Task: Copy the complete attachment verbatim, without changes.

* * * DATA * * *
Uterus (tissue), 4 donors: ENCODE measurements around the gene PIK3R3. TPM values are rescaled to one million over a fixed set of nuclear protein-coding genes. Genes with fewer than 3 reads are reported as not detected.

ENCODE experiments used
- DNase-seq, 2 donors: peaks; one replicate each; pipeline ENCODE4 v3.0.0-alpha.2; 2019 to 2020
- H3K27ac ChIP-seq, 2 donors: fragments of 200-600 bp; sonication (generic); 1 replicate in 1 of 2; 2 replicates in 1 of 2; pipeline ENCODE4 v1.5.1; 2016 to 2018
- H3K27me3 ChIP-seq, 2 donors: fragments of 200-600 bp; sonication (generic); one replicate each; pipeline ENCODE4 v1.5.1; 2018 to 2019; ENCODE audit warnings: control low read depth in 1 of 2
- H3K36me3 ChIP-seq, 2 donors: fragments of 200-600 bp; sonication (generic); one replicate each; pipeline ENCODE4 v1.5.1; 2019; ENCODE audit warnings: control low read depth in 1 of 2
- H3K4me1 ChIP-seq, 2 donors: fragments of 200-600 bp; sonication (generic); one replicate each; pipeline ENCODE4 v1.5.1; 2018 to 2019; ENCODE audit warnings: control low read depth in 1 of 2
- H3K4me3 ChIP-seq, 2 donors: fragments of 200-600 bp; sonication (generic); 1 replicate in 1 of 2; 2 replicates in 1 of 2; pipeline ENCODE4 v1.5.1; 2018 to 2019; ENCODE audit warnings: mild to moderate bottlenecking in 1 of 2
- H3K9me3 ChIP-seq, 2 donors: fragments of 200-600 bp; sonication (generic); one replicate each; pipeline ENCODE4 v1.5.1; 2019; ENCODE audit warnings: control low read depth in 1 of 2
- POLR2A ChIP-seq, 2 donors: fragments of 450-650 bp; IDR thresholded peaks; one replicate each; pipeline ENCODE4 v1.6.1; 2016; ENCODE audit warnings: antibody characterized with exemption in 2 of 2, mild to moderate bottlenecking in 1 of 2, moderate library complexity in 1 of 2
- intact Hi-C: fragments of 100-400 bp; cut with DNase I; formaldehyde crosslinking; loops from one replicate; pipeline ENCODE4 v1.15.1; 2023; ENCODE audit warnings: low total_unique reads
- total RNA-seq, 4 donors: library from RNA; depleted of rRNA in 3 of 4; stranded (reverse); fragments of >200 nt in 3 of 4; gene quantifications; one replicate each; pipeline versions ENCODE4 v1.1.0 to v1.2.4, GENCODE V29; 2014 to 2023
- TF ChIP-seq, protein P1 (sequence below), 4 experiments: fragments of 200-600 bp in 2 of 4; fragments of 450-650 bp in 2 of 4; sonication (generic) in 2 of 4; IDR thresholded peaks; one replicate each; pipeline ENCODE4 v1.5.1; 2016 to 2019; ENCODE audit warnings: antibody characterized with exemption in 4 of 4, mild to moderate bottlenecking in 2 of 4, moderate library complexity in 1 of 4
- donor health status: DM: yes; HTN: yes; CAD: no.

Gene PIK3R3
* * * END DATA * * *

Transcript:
Uterus (tissue), 4 donors: ENCODE measurements around the gene PIK3R3. TPM values are rescaled to one million over a fixed set of nuclear protein-coding genes. Genes with fewer than 3 reads are reported as not detected.

ENCODE experiments used
- DNase-seq, 2 donors: peaks; one replicate each; pipeline ENCODE4 v3.0.0-alpha.2; 2019 to 2020
- H3K27ac ChIP-seq, 2 donors: fragments of 200-600 bp; sonication (generic); 1 replicate in 1 of 2; 2 replicates in 1 of 2; pipeline ENCODE4 v1.5.1; 2016 to 2018
- H3K27me3 ChIP-seq, 2 donors: fragments of 200-600 bp; sonication (generic); one replicate each; pipeline ENCODE4 v1.5.1; 2018 to 2019; ENCODE audit warnings: control low read depth in 1 of 2
- H3K36me3 ChIP-seq, 2 donors: fragments of 200-600 bp; sonication (generic); one replicate each; pipeline ENCODE4 v1.5.1; 2019; ENCODE audit warnings: control low read depth in 1 of 2
- H3K4me1 ChIP-seq, 2 donors: fragments of 200-600 bp; sonication (generic); one replicate each; pipeline ENCODE4 v1.5.1; 2018 to 2019; ENCODE audit warnings: control low read depth in 1 of 2
- H3K4me3 ChIP-seq, 2 donors: fragments of 200-600 bp; sonication (generic); 1 replicate in 1 of 2; 2 replicates in 1 of 2; pipeline ENCODE4 v1.5.1; 2018 to 2019; ENCODE audit warnings: mild to moderate bottlenecking in 1 of 2
- H3K9me3 ChIP-seq, 2 donors: fragments of 200-600 bp; sonication (generic); one replicate each; pipeline ENCODE4 v1.5.1; 2019; ENCODE audit warnings: control low read depth in 1 of 2
- POLR2A ChIP-seq, 2 donors: fragments of 450-650 bp; IDR thresholded peaks; one replicate each; pipeline ENCODE4 v1.6.1; 2016; ENCODE audit warnings: antibody characterized with exemption in 2 of 2, mild to moderate bottlenecking in 1 of 2, moderate library complexity in 1 of 2
- intact Hi-C: fragments of 100-400 bp; cut with DNase I; formaldehyde crosslinking; loops from one replicate; pipeline ENCODE4 v1.15.1; 2023; ENCODE audit warnings: low total_unique reads
- total RNA-seq, 4 donors: library from RNA; depleted of rRNA in 3 of 4; stranded (reverse); fragments of >200 nt in 3 of 4; gene quantifications; one replicate each; pipeline versions ENCODE4 v1.1.0 to v1.2.4, GENCODE V29; 2014 to 2023
- TF ChIP-seq, protein P1 (sequence below), 4 experiments: fragments of 200-600 bp in 2 of 4; fragments of 450-650 bp in 2 of 4; sonication (generic) in 2 of 4; IDR thresholded peaks; one replicate each; pipeline ENCODE4 v1.5.1; 2016 to 2019; ENCODE audit warnings: antibody characterized with exemption in 4 of 4, mild to moderate bottlenecking in 2 of 4, moderate library complexity in 1 of 4
- donor health status: DM: yes; HTN: yes; CAD: no.

Gene PIK3R3